Larger Credit Unions' Credit Card Results Point to Economies of Scale

Consumer demands have played a large part in influencing the dynamics of the credit card marketplace. Credit cardholders are increasingly requesting rewards programs, Platinum cards, low interest rates, and high-quality 24x7 service, which makes it difficult for smaller issuers like credit unions to satisfy their expectations.

 
 

Consumer demands have played a large part in influencing the dynamics of the credit card marketplace. Credit cardholders are increasingly requesting rewards programs, Platinum cards, low interest rates, and high-quality 24x7 service, which makes it difficult for smaller issuers like credit unions to satisfy their expectations.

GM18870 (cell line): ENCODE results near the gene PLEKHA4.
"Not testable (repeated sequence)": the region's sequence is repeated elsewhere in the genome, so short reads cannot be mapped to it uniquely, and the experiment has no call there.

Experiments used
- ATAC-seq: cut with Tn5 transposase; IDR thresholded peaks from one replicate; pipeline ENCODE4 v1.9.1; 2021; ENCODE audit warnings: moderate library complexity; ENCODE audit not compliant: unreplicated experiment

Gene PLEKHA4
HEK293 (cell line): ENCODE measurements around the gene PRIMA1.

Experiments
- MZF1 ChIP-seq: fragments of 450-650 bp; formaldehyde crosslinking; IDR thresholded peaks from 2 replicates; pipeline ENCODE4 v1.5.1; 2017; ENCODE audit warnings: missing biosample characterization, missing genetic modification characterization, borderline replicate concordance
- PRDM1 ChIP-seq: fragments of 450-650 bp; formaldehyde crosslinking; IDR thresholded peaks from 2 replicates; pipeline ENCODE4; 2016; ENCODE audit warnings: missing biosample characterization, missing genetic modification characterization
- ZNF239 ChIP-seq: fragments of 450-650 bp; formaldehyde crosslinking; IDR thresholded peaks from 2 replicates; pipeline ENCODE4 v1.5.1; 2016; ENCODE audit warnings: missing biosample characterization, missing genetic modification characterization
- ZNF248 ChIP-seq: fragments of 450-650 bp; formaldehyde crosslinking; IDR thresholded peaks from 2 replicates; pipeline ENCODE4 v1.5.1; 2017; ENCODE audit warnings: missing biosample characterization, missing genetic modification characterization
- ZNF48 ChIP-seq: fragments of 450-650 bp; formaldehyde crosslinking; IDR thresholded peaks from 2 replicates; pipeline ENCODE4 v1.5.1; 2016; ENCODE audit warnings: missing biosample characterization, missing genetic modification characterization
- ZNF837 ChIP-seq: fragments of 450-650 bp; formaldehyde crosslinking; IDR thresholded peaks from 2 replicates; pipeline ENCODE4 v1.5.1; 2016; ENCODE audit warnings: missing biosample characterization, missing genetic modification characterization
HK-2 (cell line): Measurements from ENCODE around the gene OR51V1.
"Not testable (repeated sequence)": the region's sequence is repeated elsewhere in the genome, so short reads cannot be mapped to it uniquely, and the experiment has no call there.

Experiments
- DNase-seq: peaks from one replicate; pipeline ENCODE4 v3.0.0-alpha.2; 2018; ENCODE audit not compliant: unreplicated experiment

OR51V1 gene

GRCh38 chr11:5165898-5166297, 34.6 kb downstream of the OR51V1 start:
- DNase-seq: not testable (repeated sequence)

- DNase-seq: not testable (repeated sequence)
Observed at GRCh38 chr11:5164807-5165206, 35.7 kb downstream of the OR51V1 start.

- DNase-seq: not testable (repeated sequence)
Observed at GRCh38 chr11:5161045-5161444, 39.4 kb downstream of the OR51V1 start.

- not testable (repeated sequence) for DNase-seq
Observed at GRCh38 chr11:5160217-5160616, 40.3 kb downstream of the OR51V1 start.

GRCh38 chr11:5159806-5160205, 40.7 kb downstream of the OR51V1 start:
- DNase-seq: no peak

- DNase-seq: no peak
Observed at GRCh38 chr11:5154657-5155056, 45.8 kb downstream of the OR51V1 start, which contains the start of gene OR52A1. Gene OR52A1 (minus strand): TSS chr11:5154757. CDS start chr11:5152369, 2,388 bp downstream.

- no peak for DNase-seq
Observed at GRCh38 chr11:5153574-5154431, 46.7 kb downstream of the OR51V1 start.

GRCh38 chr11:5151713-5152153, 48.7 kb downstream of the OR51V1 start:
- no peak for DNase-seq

As a result, credit card loans outstanding have risen by only 1% in one year for credit unions, compared to the industry's growth of 8.8%. In addition, member penetration rates have declined nearly 3 percentage points since 1999, to just over 15% currently. On the other hand, credit union charge-offs are much lower than the industry average - only 2.3% compared to 6.3% - due to more conservative lending criteria.

Although some smaller credit unions have been able to grow their credit card programs, industry trends suggest that larger credit unions are generally seeing better performance. A review of key credit card metrics shows that the largest credit unions ($1 billion or more assets) have twice the average member penetration compared to the smallest group (less than $50 million assets). In addition, average balances are over $700 higher among the largest credit unions, compared to the smallest. This reflects a wider trend towards issuer consolidation in the credit card industry, and is driven by economies of scale.

 

 

 

Sept. 8, 2003


Comments

 
 
 
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    Anonymous
     
     
     
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    Anonymous